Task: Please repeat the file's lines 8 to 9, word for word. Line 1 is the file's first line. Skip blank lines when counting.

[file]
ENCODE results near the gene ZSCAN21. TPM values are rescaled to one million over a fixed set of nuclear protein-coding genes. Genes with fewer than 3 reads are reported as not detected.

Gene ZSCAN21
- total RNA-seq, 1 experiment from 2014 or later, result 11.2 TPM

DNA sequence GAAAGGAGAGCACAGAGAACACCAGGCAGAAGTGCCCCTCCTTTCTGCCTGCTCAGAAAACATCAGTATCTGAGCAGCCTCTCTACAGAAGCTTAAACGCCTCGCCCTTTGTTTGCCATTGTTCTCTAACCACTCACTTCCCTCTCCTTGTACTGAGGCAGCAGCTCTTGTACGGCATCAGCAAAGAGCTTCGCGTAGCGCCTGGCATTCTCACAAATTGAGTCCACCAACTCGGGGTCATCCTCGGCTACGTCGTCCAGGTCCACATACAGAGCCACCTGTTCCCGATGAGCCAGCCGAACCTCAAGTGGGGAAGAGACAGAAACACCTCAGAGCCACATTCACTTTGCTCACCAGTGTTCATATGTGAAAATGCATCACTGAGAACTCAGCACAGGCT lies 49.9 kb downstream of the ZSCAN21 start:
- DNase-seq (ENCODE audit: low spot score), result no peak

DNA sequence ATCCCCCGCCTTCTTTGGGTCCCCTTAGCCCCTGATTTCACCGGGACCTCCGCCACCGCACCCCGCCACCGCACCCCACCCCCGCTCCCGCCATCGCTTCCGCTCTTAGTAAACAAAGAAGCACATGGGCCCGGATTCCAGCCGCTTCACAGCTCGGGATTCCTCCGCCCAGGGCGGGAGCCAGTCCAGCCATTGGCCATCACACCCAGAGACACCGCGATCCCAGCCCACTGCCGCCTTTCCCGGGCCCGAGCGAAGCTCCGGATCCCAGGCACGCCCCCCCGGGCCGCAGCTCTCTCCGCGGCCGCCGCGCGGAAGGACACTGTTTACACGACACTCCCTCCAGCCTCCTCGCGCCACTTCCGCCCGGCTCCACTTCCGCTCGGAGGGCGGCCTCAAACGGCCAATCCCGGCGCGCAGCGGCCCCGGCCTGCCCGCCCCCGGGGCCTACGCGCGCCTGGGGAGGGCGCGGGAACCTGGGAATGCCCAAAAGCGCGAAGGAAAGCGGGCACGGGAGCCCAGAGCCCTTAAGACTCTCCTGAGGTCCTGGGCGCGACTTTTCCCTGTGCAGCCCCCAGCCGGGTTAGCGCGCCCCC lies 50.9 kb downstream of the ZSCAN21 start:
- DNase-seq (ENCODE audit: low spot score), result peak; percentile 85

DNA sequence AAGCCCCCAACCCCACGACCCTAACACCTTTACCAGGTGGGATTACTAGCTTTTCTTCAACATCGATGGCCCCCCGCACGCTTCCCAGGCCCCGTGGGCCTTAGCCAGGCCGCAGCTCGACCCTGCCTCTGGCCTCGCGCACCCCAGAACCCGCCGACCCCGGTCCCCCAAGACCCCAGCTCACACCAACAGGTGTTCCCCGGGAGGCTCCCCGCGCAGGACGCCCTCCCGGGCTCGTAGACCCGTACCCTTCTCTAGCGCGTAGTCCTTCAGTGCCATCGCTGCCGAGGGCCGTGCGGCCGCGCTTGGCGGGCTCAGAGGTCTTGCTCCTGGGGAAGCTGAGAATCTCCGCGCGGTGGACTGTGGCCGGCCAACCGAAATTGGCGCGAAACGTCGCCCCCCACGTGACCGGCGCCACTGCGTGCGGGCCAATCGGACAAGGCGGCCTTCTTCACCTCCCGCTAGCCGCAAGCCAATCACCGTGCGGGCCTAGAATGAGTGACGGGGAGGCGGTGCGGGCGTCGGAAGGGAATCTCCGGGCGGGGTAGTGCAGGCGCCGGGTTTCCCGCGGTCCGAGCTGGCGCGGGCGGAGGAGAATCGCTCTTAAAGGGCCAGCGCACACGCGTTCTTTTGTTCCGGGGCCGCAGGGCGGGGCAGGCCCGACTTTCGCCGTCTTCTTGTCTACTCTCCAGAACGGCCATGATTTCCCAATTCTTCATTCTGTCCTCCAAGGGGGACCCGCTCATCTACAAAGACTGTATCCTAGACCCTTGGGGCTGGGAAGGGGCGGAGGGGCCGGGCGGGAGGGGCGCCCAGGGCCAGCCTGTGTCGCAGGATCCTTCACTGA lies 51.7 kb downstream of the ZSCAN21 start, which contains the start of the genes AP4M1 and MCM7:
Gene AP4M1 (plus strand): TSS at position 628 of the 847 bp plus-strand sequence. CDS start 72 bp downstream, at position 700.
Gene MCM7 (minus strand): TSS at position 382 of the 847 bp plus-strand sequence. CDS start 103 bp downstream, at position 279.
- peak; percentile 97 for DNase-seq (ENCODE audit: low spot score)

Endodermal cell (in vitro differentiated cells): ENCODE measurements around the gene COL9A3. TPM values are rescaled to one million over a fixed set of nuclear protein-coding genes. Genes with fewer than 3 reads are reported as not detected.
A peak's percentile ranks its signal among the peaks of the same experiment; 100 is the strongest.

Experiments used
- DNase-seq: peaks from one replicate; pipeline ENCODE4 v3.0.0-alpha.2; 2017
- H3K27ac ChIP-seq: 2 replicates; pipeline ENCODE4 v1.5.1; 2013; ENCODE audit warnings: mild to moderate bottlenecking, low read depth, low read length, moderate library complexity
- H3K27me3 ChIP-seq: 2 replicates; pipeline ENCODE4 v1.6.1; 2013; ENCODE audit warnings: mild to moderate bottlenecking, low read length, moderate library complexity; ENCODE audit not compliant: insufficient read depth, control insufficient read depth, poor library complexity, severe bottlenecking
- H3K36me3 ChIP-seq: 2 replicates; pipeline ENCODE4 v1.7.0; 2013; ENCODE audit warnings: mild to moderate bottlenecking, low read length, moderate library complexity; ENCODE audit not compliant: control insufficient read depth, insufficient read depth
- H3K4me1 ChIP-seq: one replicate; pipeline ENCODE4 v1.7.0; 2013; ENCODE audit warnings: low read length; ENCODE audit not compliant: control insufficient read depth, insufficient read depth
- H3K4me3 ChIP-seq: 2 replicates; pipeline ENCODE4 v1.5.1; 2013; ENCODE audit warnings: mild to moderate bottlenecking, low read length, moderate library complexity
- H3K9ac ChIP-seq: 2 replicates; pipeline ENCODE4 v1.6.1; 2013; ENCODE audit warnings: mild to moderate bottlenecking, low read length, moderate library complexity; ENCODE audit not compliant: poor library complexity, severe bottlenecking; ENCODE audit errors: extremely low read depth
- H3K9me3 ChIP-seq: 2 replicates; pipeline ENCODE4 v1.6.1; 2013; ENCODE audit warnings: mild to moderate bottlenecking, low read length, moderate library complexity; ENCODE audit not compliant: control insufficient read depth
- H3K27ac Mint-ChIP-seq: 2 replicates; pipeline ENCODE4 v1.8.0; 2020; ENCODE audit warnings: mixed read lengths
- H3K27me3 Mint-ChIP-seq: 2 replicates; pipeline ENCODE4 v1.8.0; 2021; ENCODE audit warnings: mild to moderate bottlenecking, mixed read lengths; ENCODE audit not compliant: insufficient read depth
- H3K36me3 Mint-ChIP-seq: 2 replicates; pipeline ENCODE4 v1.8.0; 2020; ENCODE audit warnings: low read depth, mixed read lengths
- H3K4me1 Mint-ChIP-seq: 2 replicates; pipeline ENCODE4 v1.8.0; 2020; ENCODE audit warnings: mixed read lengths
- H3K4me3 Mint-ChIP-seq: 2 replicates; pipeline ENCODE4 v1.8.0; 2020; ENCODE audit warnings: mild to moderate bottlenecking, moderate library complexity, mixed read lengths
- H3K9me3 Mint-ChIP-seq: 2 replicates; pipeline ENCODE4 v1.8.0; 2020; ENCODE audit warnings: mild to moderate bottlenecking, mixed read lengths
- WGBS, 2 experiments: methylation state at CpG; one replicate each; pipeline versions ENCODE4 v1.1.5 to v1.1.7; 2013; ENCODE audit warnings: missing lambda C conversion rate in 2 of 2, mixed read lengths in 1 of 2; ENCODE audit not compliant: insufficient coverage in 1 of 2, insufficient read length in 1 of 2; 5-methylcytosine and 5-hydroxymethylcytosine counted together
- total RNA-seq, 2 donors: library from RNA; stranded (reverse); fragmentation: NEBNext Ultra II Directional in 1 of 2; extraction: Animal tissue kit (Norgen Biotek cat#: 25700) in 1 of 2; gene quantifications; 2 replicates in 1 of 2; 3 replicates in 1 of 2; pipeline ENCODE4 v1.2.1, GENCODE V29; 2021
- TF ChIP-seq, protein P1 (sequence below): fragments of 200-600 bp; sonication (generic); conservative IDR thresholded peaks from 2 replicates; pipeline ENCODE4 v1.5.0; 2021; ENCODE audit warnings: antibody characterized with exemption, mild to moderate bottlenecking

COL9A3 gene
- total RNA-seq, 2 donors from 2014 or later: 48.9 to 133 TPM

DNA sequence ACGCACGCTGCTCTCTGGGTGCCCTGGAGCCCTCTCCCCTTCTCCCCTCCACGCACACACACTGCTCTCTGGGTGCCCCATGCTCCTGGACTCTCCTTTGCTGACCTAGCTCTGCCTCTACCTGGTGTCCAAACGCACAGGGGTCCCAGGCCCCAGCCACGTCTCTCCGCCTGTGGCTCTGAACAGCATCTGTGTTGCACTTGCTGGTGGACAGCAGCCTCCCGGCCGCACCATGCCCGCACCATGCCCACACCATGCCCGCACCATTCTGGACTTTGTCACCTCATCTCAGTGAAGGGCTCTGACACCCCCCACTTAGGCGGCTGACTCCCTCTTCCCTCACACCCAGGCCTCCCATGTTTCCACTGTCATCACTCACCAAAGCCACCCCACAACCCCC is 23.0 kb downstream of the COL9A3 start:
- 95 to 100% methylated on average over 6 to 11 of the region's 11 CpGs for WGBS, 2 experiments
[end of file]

DNA sequence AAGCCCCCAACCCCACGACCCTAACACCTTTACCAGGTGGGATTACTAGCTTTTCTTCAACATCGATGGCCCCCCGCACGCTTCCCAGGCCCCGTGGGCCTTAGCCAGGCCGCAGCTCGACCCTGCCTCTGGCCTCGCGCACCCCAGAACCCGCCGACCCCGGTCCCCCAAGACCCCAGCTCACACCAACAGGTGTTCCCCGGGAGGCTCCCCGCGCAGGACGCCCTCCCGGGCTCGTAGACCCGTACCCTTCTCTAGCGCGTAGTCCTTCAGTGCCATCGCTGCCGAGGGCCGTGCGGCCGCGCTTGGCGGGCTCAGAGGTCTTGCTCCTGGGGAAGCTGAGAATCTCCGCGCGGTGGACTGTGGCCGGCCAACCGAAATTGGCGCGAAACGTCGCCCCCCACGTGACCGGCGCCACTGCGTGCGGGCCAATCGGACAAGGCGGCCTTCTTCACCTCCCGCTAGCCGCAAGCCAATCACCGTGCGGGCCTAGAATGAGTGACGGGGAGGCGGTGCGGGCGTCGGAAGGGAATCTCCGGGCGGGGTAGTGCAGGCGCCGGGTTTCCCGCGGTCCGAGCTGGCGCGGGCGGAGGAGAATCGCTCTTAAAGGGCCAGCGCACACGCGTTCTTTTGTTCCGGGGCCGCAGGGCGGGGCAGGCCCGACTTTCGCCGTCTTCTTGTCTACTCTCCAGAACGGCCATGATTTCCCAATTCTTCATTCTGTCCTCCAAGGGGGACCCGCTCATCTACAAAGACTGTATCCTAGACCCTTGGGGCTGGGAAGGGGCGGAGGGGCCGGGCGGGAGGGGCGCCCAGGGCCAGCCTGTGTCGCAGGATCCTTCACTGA lies 51.7 kb downstream of the ZSCAN21 start, which contains the start of the genes AP4M1 and MCM7:
Gene AP4M1 (plus strand): TSS at position 628 of the 847 bp plus-strand sequence. CDS start 72 bp downstream, at position 700.